Frances Pickering Billeaud says, "My dad, Jack Pickering, was with Desi Arnaz’s band (before the 'I Love Lucy' show), and the band was on tour a good part of many years.

"They played a Chicago theater many times and grew fond of a Catholic priest, Father Pat, who loved show people.

"One night, Father Pat came in on crutches with a large cast on one leg.

"He had officiated at the funeral of a young soldier killed in World War II. The soldier was from a very large Chicago Italian family, all of whom attended the military funeral.

"The emotion of it all was finally too much for the great-grandma, and she fainted, falling to the ground as the rifles fired the salute.

"When a 7-year-old boy shouted, 'Oh no. They shot grandma,' Father Pat, holding his prayer book to his face, could not control his laughter, and as he tried to do so, took a step forward and fell into the open grave, breaking his leg.

"Needless to say, it was a funeral nobody present would ever forget."

Cowboy cliches

James Clary Jr., of Baton Rouge, says, "Recent memories from old western movies prompts the memory of THE most reliable scene from innumerable such movies — going back to at least 'The Lucky Texan' in 1934, a John Wayne/Gabby Hayes flick.

"It is dark. Crossing some expansive western landscape, the cavalry troop or the wagon train or the stagecoach or some such similar assemblage has stopped for the night. Guards are posted in the darkening twilight. As the night wears on, one posted sentry crosses paths with another.

"'Sure is quiet tonight,' the first guy says.

"'Yeah,' replies the other, staring into the darkness. …

"I will let your readers finish the scene.

"As we all know, just like clockwork, hell breaks loose after that exchange."

Cliche No. 2

Wayne Weilbaecher, of Covington, says, "After reading a few articles about old-time cowboy movies, I want to ask the readers if they can explain something I have wondered about for years.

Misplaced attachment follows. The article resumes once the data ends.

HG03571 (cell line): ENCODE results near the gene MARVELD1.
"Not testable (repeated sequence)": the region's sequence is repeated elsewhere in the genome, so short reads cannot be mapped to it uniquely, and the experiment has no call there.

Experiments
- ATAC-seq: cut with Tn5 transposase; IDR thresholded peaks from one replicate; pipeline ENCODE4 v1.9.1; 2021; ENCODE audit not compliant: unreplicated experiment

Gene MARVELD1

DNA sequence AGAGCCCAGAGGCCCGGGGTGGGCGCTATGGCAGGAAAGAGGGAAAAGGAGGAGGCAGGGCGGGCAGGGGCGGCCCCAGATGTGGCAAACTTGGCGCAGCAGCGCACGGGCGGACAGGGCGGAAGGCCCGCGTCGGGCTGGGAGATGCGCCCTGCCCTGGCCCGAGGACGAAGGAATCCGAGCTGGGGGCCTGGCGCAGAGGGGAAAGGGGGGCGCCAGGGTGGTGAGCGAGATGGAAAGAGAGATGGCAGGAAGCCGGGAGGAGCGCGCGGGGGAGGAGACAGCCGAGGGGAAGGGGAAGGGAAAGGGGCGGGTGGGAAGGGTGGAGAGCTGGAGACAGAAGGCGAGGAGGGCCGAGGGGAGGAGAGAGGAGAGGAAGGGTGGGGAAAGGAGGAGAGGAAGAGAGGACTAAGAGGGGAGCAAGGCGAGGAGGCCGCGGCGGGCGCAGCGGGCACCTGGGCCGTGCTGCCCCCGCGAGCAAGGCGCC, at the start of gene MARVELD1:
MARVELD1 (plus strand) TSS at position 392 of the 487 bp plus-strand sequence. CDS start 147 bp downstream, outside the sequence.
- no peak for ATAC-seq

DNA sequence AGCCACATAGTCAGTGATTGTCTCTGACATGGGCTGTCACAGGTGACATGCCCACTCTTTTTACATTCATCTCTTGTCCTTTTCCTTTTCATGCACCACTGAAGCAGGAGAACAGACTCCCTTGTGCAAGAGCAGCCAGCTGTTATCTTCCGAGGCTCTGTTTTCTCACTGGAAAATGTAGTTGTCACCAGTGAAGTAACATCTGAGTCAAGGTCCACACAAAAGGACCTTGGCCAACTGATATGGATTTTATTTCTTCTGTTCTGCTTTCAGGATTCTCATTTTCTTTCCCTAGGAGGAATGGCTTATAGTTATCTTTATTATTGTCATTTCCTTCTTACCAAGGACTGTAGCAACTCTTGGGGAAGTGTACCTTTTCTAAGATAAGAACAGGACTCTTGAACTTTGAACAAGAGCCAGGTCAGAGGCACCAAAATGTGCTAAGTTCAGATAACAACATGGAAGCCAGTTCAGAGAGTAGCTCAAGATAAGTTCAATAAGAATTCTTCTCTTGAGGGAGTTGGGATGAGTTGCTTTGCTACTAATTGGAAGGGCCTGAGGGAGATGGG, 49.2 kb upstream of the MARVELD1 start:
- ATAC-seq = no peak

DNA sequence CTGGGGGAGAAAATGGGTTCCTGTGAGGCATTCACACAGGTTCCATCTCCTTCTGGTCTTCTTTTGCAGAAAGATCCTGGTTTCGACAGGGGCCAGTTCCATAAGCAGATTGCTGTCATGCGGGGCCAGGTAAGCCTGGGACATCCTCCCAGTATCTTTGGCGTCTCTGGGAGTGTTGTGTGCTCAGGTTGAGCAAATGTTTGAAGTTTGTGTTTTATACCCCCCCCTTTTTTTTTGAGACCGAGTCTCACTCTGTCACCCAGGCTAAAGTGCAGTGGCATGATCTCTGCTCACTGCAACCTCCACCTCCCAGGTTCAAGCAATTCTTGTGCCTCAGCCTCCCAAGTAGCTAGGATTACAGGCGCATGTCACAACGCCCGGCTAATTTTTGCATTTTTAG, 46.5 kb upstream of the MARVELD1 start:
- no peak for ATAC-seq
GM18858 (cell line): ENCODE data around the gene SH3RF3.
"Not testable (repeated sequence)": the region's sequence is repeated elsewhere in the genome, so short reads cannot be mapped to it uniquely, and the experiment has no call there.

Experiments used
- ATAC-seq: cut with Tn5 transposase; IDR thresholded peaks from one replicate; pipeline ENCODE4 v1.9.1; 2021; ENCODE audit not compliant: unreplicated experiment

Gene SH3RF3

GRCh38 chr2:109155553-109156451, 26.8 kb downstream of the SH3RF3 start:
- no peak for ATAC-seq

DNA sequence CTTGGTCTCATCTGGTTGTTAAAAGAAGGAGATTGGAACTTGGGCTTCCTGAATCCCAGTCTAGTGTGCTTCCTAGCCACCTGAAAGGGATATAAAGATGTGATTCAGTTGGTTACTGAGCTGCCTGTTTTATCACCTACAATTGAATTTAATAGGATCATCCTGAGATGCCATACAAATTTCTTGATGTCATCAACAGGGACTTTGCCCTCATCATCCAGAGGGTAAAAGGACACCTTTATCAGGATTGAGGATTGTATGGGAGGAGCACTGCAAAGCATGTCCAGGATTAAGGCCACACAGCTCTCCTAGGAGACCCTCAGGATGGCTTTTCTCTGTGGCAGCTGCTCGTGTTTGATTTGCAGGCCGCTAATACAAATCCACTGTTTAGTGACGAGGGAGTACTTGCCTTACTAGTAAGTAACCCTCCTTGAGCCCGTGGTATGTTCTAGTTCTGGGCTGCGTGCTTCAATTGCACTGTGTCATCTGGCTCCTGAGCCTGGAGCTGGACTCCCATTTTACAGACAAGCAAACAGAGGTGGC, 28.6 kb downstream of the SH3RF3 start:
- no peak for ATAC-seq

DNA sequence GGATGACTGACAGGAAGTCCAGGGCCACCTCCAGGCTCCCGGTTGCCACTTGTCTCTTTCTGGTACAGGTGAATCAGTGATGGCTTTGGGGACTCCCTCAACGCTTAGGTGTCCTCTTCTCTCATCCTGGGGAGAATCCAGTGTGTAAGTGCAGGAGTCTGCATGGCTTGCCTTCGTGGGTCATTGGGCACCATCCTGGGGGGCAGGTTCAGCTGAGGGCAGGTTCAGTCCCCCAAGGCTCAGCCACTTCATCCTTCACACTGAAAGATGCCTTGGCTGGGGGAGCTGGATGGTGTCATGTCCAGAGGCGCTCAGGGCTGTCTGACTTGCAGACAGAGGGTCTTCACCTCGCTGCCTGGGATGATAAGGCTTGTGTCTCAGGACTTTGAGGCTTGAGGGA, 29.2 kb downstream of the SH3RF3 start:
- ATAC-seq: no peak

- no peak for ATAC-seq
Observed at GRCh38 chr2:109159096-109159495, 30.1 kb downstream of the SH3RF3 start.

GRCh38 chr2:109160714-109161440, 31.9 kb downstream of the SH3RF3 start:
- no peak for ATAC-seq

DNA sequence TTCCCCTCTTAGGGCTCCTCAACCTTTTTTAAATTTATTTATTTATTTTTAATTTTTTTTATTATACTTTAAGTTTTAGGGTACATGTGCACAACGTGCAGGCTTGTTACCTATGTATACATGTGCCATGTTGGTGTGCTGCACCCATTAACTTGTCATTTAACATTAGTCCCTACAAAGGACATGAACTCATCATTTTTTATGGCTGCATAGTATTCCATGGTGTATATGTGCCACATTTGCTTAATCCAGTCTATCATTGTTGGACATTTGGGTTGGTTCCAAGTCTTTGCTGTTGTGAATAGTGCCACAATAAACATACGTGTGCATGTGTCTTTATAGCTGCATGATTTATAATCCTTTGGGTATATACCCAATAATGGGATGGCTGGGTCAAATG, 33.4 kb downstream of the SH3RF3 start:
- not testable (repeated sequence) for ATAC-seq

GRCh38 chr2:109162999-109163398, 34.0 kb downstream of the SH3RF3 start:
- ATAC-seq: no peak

"Why in the world do all the cowboys break the windows in the house every time they start to shoot at someone?

"Just open it."

Nice People Dept.

They're the service people you don't see, unless you wake up a heck of a lot earlier than I do. But they're out there in all kinds of weather, at a godawful hour, making sure you get my column (and, of course, some other stuff) to peruse with your cup of dark roast. 
 
Members of the Hands family, of Prairieville, express their gratitude for one such person:
 
"Please tell Tana, our paper carrier, thanks for going above and beyond for us. She delivers our paper to our back door, and we appreciate that. She is the epitome of caring customer service."

Special People Dept.

  • Dick Hallenus, of Woldenburg Village, New Orleans, celebrates his 100th birthday Monday, Feb. 4. He is a Navy veteran of World War II.
  • Lillian Treuting Sehrt, of Metairie, celebrated her 91st birthday Sunday, Feb. 3. She is a Golden Meadow native.

The great fleecing

Doug Johnson, of Watson, says, "Like Marsha R., I get regular scam calls from someone claiming to be from the IRS.

"It’s not such a bad business, as people in the U.S. have sent them more than $23 million in the last five years.

"We do have some really stupid people in this country. Don’t worry about this comment. Those really stupid people don’t read your column."

Here, Fido …

Algie Petrere, of Central, says an animal-loving friend posted on Facebook the story of her attempted rescue mission:

"This morning I am driving across a busy, dangerous intersection when I see a dog, a big one, in the middle of the intersection, with cars driving around him, almost hitting him.

"I hit the brakes, jump out and open my back door of the car. I call the dog over, afraid for his safety.

"Then a trucker slows down, rolls his window and says calmly, 'That's a coyote. …'"  

Write Smiley at Smiley@theadvocate.com. He can also be reached by mail at P.O. Box 588, Baton Rouge, LA 70821. Follow Smiley Anders on Twitter, @SmileyAndersAdv.